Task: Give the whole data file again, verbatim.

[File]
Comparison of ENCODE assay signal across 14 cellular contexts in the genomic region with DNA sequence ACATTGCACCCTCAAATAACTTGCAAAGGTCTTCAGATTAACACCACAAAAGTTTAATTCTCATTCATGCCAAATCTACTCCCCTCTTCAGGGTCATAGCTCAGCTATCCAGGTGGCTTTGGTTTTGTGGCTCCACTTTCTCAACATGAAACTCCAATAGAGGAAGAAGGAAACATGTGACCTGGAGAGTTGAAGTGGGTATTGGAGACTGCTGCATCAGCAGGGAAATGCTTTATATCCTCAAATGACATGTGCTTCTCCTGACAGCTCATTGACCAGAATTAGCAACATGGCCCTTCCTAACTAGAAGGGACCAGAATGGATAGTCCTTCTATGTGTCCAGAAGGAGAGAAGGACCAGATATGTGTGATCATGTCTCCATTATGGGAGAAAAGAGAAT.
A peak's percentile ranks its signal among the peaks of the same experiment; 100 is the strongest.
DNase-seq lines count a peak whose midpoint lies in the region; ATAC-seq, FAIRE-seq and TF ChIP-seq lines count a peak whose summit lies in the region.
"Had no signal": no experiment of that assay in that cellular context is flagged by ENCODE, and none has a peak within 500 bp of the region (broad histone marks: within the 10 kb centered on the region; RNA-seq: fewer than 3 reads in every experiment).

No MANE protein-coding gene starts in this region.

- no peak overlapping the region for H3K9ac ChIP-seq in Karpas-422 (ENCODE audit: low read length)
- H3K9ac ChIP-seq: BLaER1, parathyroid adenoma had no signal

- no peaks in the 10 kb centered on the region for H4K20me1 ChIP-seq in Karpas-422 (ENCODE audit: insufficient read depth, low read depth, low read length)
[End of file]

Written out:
Comparison of ENCODE assay signal across 14 cellular contexts in the genomic region with DNA sequence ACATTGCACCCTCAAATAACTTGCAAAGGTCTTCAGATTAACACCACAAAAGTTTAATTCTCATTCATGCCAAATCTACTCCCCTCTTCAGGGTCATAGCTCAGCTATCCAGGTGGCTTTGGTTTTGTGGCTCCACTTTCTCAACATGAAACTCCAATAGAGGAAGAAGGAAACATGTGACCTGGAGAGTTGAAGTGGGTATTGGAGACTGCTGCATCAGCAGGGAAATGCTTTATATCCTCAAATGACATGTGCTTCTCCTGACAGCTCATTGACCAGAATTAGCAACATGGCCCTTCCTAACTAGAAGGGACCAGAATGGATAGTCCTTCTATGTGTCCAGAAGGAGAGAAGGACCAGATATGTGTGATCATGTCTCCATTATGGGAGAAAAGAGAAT.
A peak's percentile ranks its signal among the peaks of the same experiment; 100 is the strongest.
DNase-seq lines count a peak whose midpoint lies in the region; ATAC-seq, FAIRE-seq and TF ChIP-seq lines count a peak whose summit lies in the region.
"Had no signal": no experiment of that assay in that cellular context is flagged by ENCODE, and none has a peak within 500 bp of the region (broad histone marks: within the 10 kb centered on the region; RNA-seq: fewer than 3 reads in every experiment).

No MANE protein-coding gene starts in this region.

- no peak overlapping the region for H3K9ac ChIP-seq in Karpas-422 (ENCODE audit: low read length)
- H3K9ac ChIP-seq: BLaER1, parathyroid adenoma had no signal

- no peaks in the 10 kb centered on the region for H4K20me1 ChIP-seq in Karpas-422 (ENCODE audit: insufficient read depth, low read depth, low read length)